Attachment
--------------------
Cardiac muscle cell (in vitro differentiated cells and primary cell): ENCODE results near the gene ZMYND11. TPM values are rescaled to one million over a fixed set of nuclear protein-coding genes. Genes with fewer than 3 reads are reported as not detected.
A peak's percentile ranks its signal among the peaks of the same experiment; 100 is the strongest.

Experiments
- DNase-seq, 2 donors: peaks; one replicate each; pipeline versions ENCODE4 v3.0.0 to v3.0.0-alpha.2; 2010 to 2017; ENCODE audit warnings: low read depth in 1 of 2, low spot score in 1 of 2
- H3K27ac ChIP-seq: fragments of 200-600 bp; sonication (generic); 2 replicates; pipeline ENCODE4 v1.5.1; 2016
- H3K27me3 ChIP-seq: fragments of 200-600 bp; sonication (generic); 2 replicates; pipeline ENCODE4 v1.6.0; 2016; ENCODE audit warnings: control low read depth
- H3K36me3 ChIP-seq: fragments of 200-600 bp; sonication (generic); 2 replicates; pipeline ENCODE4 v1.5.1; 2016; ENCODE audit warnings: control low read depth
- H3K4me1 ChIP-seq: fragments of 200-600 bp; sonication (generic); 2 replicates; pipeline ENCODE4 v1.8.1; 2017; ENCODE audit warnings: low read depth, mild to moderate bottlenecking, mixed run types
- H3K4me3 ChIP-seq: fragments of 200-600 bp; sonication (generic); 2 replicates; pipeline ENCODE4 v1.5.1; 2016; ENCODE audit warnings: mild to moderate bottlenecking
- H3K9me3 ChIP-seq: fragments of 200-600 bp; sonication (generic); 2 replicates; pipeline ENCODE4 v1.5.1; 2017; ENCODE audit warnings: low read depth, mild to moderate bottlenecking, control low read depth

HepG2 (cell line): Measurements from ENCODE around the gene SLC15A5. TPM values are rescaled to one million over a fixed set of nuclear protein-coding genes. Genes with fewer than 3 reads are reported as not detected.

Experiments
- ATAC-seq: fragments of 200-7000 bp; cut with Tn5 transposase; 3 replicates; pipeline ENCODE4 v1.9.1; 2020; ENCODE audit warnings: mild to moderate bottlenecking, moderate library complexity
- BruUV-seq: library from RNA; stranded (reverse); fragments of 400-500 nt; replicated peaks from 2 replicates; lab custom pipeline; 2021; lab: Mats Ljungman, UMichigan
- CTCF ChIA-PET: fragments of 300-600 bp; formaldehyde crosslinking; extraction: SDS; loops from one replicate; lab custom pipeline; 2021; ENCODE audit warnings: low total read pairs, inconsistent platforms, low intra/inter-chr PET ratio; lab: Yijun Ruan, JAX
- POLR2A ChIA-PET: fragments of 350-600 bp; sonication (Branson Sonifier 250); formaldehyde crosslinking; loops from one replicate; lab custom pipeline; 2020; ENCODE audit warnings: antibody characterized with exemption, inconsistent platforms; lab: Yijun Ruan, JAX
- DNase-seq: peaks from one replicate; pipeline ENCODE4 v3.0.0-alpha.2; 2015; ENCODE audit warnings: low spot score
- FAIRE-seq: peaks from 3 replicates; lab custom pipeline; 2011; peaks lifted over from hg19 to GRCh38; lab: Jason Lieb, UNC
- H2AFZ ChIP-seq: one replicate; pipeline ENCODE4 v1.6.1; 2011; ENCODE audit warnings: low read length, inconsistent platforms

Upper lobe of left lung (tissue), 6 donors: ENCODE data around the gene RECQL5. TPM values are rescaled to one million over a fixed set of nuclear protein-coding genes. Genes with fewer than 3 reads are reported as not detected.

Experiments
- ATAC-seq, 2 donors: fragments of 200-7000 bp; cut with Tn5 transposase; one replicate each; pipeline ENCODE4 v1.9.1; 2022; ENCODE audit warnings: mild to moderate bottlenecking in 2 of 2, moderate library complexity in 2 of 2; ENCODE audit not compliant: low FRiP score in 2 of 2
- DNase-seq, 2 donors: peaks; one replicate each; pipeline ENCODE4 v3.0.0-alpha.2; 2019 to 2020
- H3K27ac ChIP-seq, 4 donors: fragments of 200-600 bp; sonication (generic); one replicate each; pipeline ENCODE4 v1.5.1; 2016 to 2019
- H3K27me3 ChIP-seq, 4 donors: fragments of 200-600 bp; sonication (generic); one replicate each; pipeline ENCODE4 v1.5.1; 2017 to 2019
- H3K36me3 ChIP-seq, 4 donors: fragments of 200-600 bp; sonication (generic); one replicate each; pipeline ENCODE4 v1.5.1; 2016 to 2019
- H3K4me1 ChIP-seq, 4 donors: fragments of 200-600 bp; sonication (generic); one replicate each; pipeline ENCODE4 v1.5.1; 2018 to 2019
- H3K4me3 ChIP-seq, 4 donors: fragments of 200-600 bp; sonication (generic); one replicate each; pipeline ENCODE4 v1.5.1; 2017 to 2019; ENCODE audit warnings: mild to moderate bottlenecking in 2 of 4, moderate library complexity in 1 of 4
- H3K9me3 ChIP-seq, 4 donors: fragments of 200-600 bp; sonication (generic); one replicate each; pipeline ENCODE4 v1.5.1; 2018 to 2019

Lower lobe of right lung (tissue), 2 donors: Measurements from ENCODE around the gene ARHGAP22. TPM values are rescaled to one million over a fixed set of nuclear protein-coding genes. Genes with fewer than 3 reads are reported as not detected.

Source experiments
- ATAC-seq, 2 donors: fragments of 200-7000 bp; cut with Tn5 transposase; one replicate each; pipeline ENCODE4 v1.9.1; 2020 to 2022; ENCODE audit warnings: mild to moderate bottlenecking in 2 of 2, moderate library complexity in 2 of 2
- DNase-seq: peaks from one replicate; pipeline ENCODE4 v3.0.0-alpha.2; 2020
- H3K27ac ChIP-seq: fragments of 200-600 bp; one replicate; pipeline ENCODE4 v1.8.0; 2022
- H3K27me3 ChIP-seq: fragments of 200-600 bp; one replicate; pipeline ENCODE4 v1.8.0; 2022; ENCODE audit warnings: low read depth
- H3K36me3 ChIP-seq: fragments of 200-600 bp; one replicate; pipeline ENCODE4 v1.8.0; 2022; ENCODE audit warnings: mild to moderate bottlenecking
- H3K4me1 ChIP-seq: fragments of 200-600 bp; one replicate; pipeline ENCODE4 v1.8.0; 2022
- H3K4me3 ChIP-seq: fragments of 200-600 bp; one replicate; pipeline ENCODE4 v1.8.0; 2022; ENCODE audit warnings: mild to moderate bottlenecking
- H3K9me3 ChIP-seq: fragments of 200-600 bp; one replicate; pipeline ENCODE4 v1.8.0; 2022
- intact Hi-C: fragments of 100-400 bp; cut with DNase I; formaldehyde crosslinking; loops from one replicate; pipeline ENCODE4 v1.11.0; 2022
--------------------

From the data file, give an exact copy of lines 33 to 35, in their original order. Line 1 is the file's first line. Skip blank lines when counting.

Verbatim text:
- DNase-seq: peaks from one replicate; pipeline ENCODE4 v3.0.0-alpha.2; 2020
- H3K27ac ChIP-seq: fragments of 200-600 bp; one replicate; pipeline ENCODE4 v1.8.0; 2022
- H3K27me3 ChIP-seq: fragments of 200-600 bp; one replicate; pipeline ENCODE4 v1.8.0; 2022; ENCODE audit warnings: low read depth